It’s that time of year again, even though 2020 has been such a different type of year! This month’s newsletter is a little different from our usual, but it is about the upcoming holiday!
While traditional celebrations may not happen, keep in mind that any change in what goes on may distress your pets. Here are a few ways keep your pets happy and healthy, while you celebrate.
(Family Features) This year, holiday gatherings may look different than celebrations in years past. With traditions and large gatherings up in the air, pet parents can take some comfort in knowing they can still celebrate with their pets.
Before the festivities begin, however, it’s important for pet parents to ensure their homes are as pet-friendly as possible. Consider these tips from PetSmart’s resident veterinarian Jennifer Freeman, DVM, and training expert Jodie Havens, CPDT-KSA, to keep pets happy and healthy this holiday season.
Teach Good Table Manners
Table manners aren’t just for humans. Help prevent begging at the table by refraining from giving your pup food or attention. When you sit down for a meal, place your pet in a crate or pen, or encourage him or her to go to a special place like his or her bed or a comfortable chair.
“Divert your pup’s attention from tempting treats on the holiday table by providing an activity, such as a long-lasting chew or a puzzle toy,” Havens said.
If you don’t crate your pet during your holiday meal, avoid sharing human food under the table.
“Table scraps such as gravy and stuffing may look harmless, but even small amounts can lead to serious health issues,” Freeman said.
Instead, offer pet-friendly treats that look and taste like the holidays. For example, Simply Nourish Dog Treats come in turkey and cranberry flavors that are alternatives to the real things. If you choose to indulge your pup with a little bit of human food, you can serve small amounts of white-meat turkey breast, pumpkin, cranberries and yams. Keep your pet away from scallions or chives, onions, garlic, grapes or raisins, cooked bones and anything high in fat.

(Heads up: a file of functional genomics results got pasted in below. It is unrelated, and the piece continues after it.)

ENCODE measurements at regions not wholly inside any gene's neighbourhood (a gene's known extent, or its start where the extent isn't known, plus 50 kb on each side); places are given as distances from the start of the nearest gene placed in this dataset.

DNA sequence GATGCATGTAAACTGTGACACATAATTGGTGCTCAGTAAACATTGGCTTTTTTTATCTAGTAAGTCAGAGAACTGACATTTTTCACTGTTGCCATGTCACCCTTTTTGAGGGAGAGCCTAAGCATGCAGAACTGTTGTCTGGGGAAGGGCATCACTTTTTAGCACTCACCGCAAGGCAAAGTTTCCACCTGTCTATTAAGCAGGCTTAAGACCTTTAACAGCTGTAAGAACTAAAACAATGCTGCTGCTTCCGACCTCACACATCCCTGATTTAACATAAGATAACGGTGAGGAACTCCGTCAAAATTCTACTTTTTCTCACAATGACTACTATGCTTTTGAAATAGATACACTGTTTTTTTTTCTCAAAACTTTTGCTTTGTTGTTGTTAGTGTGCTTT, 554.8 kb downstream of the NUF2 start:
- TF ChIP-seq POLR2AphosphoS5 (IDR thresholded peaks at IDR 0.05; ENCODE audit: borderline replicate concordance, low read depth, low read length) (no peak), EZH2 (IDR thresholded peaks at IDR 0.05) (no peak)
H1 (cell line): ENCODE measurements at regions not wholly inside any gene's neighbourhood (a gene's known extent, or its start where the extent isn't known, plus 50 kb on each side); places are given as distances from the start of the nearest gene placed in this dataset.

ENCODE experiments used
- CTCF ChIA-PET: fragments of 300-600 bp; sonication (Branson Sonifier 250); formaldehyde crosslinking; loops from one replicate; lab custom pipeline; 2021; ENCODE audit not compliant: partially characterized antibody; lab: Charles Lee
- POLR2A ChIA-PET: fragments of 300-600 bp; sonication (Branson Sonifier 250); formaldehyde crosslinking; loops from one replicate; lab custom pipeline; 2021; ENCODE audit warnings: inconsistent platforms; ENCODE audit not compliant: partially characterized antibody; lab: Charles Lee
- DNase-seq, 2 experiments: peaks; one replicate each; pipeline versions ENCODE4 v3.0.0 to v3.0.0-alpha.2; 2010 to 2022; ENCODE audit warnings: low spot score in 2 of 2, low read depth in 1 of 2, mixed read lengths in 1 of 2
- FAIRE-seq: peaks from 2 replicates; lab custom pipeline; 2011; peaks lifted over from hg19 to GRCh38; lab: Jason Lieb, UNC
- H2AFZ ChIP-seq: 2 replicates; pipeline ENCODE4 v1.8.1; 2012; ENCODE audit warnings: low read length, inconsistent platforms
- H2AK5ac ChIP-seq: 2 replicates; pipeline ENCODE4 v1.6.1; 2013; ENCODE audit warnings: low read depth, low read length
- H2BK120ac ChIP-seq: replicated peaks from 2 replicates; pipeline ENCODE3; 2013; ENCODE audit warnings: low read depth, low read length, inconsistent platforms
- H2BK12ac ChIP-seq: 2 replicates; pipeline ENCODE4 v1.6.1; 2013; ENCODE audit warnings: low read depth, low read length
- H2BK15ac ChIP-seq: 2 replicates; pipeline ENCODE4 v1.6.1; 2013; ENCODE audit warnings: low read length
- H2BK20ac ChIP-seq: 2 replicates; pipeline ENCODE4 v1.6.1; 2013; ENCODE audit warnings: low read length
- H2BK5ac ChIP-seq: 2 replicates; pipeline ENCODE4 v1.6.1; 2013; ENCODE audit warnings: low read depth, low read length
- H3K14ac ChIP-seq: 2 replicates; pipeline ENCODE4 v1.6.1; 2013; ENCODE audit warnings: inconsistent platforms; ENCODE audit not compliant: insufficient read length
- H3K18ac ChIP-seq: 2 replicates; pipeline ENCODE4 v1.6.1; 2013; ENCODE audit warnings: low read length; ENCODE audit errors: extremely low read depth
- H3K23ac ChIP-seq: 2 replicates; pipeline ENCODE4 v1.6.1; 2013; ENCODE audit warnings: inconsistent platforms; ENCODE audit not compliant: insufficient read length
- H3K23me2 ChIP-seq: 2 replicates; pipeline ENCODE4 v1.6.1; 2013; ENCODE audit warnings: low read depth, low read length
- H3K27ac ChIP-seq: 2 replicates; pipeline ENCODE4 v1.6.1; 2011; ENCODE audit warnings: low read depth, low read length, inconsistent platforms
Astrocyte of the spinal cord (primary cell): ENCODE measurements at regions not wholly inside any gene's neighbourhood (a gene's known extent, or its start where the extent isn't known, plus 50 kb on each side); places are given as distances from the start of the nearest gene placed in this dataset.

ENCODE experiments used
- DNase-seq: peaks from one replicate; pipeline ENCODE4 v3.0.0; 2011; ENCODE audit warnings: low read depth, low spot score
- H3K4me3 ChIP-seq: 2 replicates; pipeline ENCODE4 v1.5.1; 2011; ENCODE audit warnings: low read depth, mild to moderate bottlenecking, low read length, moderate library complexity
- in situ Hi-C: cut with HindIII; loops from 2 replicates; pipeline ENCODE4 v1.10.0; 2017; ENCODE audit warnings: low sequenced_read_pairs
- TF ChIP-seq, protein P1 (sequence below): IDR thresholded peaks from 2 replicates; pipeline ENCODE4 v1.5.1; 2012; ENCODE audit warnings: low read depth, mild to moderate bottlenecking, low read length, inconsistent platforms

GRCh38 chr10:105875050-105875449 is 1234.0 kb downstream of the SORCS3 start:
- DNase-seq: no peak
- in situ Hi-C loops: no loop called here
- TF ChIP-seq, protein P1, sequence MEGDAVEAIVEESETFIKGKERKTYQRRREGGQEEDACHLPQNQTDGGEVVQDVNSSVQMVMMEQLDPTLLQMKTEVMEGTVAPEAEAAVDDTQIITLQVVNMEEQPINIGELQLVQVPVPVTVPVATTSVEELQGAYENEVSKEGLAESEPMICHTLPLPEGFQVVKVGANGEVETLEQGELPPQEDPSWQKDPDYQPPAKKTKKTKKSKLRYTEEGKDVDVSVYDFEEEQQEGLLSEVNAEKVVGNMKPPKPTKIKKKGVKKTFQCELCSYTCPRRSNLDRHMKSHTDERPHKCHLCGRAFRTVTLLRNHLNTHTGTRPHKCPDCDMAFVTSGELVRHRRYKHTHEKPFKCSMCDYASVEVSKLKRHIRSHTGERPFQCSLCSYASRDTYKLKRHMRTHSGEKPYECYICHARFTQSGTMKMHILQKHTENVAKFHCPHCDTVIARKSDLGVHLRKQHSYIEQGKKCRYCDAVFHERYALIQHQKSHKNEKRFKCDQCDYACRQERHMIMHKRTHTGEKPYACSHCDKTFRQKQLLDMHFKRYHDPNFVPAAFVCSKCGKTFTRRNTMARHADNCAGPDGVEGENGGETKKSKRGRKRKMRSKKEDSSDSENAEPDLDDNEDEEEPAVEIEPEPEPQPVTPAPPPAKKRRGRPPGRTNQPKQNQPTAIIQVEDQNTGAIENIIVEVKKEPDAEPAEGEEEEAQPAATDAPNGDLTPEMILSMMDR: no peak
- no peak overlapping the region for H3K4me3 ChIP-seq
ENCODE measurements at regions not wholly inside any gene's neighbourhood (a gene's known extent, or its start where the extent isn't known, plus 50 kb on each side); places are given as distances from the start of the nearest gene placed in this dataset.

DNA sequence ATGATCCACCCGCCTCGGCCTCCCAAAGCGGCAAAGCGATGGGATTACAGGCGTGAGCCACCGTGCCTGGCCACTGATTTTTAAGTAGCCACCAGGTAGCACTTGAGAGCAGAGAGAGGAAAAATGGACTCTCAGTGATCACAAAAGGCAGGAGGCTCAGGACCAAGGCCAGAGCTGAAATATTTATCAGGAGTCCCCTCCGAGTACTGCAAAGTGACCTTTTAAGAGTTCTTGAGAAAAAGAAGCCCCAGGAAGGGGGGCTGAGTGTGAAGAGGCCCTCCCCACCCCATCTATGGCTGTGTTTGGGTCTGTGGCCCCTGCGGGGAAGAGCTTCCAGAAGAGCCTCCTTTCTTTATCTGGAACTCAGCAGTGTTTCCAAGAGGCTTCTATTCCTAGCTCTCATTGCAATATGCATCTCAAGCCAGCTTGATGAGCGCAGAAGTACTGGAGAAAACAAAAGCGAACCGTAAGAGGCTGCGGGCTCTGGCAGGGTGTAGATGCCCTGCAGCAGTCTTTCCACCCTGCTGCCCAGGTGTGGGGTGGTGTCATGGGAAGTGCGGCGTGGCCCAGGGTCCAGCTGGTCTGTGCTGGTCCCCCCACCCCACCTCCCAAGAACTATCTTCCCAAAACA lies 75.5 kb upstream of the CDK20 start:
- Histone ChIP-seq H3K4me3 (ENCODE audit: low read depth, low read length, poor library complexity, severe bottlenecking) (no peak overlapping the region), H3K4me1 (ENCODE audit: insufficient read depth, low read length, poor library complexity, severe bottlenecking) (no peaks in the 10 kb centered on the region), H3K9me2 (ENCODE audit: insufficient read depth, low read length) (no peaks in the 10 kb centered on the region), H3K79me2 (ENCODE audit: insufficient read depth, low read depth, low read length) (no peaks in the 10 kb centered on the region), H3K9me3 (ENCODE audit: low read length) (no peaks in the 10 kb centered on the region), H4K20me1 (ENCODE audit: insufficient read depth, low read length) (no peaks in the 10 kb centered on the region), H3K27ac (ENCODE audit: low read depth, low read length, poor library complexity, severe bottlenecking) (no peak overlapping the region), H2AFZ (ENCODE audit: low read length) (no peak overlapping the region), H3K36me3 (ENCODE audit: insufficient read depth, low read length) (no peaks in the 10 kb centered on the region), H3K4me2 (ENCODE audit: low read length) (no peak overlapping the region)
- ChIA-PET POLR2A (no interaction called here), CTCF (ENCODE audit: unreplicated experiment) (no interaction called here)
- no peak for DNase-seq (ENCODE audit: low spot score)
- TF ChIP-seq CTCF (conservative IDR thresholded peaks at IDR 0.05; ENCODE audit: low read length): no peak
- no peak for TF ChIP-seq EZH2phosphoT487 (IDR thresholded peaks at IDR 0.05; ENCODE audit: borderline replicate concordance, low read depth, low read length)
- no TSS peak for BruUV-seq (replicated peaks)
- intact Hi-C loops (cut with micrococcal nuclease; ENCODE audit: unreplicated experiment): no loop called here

Create a Zen Space
The holidays can be hectic, and pets are prone to picking up on stress in the household. Even just one or two guests or stressed out pet parents can give a pet anxiety. Freeman recommends providing pets with a safe getaway.
“Stress and extra people in the home may cause your pet to act differently and even show signs of anxiety,” Freeman said. “To set up your pet’s retreat, use a crate or pen he or she is comfortable with, offer blankets or his or her favorite bed and place a few treats or chews inside.”
Exercise Caution When Decorating
While families may be brightening up their homes this holiday season, it’s important to ensure decor such as candles and seasonal plants are placed out of your pet’s reach. Flickering candles can be intriguing and seasonal plants like holly and poinsettia are poisonous to dogs and cats.
“Try providing a tall cat tree or scratcher near the holiday tree to redirect your kitty to an appropriate climbing apparatus,” Havens said. “The Merry & Bright Holiday House Cat Scratcher can help satisfy your cat’s instincts to scratch in fun, holiday fashion.”
Extra decor sometimes means more electrical cords, which can be tempting “chew toys” for your pet. Freeman recommends pet parents take special care to ensure electrical cords for festive lighting are not accessible by taping them down or covering them to help prevent injuries. Also remember to keep glass ornaments, tinsel, pinecones and light stands out of reach of your furry friend.
For more pet-friendly tips for the holiday season, visit petsmart.com.